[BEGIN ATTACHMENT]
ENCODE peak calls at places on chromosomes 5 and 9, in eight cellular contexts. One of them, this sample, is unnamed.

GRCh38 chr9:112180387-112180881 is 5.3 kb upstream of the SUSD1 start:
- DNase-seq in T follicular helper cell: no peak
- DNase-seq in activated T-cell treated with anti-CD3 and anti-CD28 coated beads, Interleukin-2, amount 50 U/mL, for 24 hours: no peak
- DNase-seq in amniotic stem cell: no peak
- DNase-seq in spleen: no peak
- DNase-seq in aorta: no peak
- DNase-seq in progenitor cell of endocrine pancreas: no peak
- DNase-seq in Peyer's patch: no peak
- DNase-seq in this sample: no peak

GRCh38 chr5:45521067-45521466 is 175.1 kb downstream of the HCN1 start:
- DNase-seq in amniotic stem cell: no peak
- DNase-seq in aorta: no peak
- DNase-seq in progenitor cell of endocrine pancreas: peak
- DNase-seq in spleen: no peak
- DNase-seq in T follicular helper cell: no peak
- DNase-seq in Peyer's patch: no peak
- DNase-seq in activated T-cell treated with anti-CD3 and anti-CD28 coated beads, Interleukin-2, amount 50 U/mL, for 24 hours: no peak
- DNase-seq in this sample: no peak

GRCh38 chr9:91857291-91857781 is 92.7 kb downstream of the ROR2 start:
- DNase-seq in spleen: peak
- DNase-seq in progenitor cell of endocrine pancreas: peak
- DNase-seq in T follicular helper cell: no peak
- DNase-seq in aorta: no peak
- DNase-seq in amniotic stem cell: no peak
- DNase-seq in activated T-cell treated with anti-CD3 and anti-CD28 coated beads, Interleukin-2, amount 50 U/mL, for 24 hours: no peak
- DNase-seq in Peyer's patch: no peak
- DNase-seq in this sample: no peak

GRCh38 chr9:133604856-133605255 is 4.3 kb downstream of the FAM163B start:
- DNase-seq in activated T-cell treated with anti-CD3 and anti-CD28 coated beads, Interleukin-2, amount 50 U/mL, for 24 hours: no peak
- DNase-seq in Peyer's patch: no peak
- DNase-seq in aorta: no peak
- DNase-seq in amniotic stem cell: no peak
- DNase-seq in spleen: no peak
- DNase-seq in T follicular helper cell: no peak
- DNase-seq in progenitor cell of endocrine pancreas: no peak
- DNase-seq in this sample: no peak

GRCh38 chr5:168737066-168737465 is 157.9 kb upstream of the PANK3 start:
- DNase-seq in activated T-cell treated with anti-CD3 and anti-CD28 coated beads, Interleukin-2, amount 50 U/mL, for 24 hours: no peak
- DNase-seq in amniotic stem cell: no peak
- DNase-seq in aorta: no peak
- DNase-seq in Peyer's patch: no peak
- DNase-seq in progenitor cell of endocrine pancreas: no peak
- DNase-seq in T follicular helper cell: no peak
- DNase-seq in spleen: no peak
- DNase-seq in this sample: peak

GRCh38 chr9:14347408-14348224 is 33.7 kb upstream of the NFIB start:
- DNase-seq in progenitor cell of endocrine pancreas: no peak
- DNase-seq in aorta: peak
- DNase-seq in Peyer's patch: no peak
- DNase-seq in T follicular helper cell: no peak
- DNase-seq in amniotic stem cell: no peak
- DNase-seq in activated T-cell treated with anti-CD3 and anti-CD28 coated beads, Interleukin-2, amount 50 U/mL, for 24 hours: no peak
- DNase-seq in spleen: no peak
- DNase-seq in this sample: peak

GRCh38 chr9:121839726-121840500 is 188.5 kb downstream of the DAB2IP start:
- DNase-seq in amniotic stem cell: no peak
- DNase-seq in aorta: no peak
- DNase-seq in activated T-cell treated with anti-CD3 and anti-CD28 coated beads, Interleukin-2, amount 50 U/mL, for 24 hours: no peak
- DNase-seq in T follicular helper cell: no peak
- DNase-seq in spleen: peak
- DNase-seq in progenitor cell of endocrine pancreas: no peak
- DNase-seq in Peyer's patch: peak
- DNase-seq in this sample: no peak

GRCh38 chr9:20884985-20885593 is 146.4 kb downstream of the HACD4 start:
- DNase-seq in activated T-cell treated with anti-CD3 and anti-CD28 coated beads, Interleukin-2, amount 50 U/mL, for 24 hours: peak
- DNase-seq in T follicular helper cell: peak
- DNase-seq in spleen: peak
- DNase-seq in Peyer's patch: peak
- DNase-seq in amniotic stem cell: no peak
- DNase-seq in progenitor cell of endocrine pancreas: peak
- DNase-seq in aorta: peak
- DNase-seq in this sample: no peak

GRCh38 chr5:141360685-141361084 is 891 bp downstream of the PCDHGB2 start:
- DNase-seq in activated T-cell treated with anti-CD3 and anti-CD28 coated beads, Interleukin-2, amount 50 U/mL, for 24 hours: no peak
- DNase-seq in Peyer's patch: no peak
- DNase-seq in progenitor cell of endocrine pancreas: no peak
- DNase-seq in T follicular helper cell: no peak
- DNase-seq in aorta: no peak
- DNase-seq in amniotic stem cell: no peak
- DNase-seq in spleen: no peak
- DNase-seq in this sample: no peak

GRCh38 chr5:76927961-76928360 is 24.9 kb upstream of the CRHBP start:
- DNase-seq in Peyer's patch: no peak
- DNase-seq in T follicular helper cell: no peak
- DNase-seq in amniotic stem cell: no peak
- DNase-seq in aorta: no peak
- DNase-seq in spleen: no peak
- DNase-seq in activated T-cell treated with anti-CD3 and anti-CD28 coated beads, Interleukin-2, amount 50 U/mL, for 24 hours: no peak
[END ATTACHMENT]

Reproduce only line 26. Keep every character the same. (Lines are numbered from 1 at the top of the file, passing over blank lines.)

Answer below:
- DNase-seq in activated T-cell treated with anti-CD3 and anti-CD28 coated beads, Interleukin-2, amount 50 U/mL, for 24 hours: no peak